Attached (Levine and Heller)

I am not a big fan of self-help books. The ones I’ve encountered tend to either be vapid and vague or so full of jargon as to be worthless. Perhaps it’s the influence of too much Nietzsche, but I generally believe that most people can solve their own life problems if they make a genuine effort to do so. (Of course, that’s not always true for things like clinical depression.) Clearly there are lots of biological influences that shape our brains and bodies, and thus our perceptions and actions, but that’s not the only explanation.

So when a friend of mine suggested I read Levine and Haller’s Attached, I was skeptical. The subtitle, “The New Science of Adult Attachment and How It Can Help You Find– and Keep– Love”, didn’t ease my skepticism any. Usually when something is described as a “new science” it’s anything but. However, I am determined to be more introspective going forward, and to better understand myself as a person, so I figured I’d give the book a try. After all, I could always get a good laugh if it was worthless.

Reading the book, however, changed my mind completely. Heller and Levine present a well-reasoned case, backed by Actual Science, that there are biological attachment mechanisms that in large measure govern how we relate to others. They focus on romantic attachment, but much of what they say can be applied to familial or even work relationships. According to them, human attachment behavior falls into three categories: secure people are easily able to form stable, lasting relationships with good emotional intimacy; avoidant people unconsciously seek to create distance when an intimate partner starts getting too close, and anxious people continually try to increase intimacy with their partner by drawing them closer. The avoidant and anxious attachment types both engage in what the authors call “protest behavior”– in essence, acting out. Avoidants do things like belittling their partner or recounting how great their ex was, while anxious types act clingy, attempt to incite jealousy, and so on.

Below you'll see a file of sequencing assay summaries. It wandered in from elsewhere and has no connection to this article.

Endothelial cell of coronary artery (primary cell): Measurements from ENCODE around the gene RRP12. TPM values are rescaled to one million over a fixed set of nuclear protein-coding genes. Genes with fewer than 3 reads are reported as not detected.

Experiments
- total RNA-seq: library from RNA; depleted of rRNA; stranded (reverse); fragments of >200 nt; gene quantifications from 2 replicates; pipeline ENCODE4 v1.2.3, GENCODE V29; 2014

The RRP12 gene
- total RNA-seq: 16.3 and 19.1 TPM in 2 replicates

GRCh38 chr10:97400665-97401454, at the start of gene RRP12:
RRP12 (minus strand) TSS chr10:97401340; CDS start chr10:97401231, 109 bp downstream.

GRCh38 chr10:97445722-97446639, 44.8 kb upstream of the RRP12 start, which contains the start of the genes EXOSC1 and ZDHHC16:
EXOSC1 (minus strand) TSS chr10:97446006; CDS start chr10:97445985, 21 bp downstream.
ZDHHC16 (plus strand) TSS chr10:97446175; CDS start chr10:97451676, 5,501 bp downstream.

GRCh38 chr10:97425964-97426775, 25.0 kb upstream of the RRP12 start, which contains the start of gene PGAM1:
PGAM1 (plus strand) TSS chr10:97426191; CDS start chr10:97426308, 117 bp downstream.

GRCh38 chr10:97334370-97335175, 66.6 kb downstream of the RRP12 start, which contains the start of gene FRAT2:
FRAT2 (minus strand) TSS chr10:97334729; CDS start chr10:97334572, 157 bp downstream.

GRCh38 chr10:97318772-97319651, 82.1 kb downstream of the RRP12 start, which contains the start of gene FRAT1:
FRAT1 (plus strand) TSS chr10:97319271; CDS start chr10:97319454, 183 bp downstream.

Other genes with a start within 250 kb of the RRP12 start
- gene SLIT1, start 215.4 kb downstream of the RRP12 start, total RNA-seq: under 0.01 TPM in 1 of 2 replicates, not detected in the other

The book is loaded with anecdotes about various behavior, good and bad, of couples who participated in Levine and Heller’s research. Most of these are pretty obvious; it’s easy to identify who’s stable, who’s anxious, and who’s avoidant in each vignette. However, they offer some concrete and actionable strategies for identifying your own attachment type, dealing with people of other types, and understanding the attachment style of your partner. They present these strategies as a means for those who are dating to pick suitable partners (e.g. anxious and avoidant people generally make a terrible pairing) and for those who are already paired to better understand their partners’ styles and how to interact with them.

I enjoyed the anecdotes; more importantly, I found the analysis of each attachment type to be well-reasoned, and I could certainly identify my own style based on the questionnaires in the book. Reading the book helped me make sense of a number of things that I hadn’t fully understood before, so it met my goal of equipping me with a bit more self-knowledge. In that light, it was money well-spent. Recommended if you’re into self-help books; if not you might prefer to get it from the library and read the first few chapters before deciding.

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